George W. Bush did not give a prime-time address on the U.S. economy until seven years and eight months into his presidency, when, 10 days after the collapse of Lehman, he stood in front of the TV cameras and proclaimed himself a strong believer in free enterprise. “My natural instinct,” he said, “is to oppose government intervention.” Under normal circumstances, “companies that make bad decisions should be allowed to go out of business.” In his folksy but stern best, he went on to declare that these were not normal circumstances. “I know that many Americans are wondering, ‘How did we reach this point in our economy?’ ” He had recently asked his advisers the same question.
Although Bush was a businessman president—the first since Herbert Hoover, and the first ever with an MBA—business had not been his focus while in office. Terrorism had been. And when Hank Paulson asked him for permission to bail out AIG, Bush was stunned. It wasn’t that he was oblivious to the credit crisis, but he had an ordinary American’s faith that the pillars of the financial establishment were solid; even if two were knocked out, the edifice would stand. Bailouts, as Bush said on TV, went against his ideology and that of his party. He often spoke as if he were a regular Joe from Midland, Tex., a place where there was little sympathy for the plight of the big banks.
But this was only half the story. Like most Americans, Bush was perfectly accommodating of Wall Street when it worked in his favor. In the 1990s, when his father was president, Bush was a director of Harken Energy (now HKN) and made a questionable sale of its stock—which he failed to report in the required time frame. Harken later restated its results, and its stock plunged. (The Securities and Exchange Commission investigated Bush for insider trading but did not bring charges.) Yet when fraud was uncovered at Enron and other corporate giants, Bush pushed for genuine reform: The Sarbanes-Oxley Act was enacted in 2002. So if Bush was an ordinary American, it was in the fullest sense—self-interested and covetous of a sweet deal, but also capable of outrage in the face of greed and unfairness.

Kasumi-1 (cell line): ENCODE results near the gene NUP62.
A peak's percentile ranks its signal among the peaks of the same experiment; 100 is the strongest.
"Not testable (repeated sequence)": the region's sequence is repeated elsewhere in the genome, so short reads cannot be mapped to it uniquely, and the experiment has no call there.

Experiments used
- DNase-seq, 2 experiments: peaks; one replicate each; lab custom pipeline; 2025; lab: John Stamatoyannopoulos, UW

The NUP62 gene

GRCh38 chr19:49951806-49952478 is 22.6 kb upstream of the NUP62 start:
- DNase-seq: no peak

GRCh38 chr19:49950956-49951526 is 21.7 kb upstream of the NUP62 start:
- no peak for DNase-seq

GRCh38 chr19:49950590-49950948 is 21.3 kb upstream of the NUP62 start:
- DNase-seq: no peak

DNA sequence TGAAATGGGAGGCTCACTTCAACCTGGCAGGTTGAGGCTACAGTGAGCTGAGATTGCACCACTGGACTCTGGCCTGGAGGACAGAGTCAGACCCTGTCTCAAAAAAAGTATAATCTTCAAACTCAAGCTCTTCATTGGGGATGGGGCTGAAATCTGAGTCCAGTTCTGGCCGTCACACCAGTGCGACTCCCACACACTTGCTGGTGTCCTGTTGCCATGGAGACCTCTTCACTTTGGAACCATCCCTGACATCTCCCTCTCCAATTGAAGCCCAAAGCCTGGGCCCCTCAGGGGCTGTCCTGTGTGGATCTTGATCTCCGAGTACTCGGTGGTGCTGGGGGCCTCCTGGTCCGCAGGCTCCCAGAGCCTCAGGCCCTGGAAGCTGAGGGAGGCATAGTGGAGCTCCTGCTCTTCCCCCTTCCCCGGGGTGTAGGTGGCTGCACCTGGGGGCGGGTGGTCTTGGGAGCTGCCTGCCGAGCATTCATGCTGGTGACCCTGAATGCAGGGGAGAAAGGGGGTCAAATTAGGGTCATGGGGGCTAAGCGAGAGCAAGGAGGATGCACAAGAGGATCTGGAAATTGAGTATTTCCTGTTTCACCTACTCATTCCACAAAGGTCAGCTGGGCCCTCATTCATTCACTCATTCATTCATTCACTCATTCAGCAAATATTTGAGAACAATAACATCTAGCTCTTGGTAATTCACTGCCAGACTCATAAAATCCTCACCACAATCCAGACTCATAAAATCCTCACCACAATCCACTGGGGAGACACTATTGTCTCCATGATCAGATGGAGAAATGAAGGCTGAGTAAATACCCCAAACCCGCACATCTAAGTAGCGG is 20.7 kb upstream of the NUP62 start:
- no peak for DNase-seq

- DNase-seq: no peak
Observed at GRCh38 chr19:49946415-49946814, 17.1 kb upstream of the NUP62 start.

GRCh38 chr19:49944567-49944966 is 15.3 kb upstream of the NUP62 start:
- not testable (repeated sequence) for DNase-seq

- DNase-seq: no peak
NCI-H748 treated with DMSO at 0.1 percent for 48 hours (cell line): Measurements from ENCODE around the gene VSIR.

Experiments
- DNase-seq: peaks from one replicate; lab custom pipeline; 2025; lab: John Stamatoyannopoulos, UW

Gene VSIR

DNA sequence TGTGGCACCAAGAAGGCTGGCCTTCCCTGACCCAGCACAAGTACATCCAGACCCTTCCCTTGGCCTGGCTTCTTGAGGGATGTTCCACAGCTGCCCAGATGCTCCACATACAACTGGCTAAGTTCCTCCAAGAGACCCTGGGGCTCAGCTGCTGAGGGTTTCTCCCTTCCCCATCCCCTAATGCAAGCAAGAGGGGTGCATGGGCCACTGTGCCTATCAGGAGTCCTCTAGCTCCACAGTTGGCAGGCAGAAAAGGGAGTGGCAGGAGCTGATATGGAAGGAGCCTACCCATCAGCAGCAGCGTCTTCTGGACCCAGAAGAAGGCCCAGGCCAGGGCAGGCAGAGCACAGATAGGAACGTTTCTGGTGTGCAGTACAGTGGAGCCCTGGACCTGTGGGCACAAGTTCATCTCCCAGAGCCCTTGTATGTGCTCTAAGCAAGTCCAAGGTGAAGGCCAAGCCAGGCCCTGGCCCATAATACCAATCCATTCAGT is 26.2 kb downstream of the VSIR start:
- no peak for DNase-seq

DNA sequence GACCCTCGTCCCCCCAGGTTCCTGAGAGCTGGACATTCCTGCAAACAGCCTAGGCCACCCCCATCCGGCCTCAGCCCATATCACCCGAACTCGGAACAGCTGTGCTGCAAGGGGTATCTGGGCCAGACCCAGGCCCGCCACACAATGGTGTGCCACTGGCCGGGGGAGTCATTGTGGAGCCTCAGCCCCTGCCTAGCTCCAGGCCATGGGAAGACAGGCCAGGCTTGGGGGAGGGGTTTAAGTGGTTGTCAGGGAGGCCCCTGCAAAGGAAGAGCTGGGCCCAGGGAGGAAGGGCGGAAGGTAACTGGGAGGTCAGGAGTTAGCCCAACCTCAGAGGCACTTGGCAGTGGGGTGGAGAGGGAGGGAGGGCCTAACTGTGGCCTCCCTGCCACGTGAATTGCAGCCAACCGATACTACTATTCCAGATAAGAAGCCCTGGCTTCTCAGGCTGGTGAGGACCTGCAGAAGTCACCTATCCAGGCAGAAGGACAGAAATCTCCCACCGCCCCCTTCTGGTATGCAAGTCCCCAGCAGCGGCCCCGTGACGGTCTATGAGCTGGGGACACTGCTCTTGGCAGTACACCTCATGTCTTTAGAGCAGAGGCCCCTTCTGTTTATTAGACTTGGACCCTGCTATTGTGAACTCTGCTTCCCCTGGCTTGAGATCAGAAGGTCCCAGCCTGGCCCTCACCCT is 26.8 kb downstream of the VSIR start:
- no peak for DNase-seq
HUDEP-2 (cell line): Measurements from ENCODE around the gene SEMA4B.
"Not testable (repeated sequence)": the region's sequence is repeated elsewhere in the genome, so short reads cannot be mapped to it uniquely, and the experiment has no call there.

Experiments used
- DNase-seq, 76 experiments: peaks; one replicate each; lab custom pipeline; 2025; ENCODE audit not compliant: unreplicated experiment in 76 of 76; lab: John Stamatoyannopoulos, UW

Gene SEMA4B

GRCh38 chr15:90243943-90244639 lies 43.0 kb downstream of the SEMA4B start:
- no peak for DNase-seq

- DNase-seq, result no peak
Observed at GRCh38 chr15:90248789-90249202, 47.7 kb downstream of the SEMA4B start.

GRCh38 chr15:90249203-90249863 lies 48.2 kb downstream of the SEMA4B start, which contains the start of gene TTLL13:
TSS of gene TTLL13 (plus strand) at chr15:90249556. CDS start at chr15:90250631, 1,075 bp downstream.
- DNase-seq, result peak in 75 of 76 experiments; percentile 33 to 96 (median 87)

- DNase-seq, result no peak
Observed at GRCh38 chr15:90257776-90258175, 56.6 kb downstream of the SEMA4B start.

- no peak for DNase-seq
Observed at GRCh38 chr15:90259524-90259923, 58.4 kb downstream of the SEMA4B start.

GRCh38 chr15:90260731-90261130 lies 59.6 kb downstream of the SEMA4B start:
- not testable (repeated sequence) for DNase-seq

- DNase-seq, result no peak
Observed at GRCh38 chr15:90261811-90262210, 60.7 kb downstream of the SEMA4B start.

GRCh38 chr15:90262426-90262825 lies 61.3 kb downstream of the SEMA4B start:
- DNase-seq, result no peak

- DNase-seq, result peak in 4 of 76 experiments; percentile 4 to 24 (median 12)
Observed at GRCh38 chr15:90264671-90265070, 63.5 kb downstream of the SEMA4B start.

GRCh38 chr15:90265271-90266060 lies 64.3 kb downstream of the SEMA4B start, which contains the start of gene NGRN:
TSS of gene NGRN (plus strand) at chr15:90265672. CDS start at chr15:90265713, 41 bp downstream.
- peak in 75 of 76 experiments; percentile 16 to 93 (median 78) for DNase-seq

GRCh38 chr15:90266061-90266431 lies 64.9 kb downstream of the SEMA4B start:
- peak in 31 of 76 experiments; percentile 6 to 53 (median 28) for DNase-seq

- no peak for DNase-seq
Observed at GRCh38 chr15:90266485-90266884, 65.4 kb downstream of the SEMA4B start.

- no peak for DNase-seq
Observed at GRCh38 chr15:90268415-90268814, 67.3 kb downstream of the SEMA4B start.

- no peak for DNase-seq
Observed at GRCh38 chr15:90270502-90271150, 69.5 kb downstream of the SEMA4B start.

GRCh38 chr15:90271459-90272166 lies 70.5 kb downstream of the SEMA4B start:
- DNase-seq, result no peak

When Paulson told him he was going to let Lehman fail, Bush shot back, “Will we able to explain why Lehman was different from Bear Stearns?” A few days later, cloistered with Ben Bernanke and Paulson in the White House’s Roosevelt Room, Bush asked whether the Troubled Asset Relief Program was truly necessary. “Don’t you have enough [authority]?” he demanded. Many Americans shared his skepticism. The regulators insisted that to avert a depression, they really did require more authority. Bush reluctantly agreed.
Give Bush credit for setting aside philosophical objections to make the right call. Still, he squandered his opportunity to rally the public. Bush had been convinced; now he had to make the case to Midland. Aside from that one TV speech, though, he never tried. His failure is not that he approved the interventions but that, five years later, the public still regards them as hateful.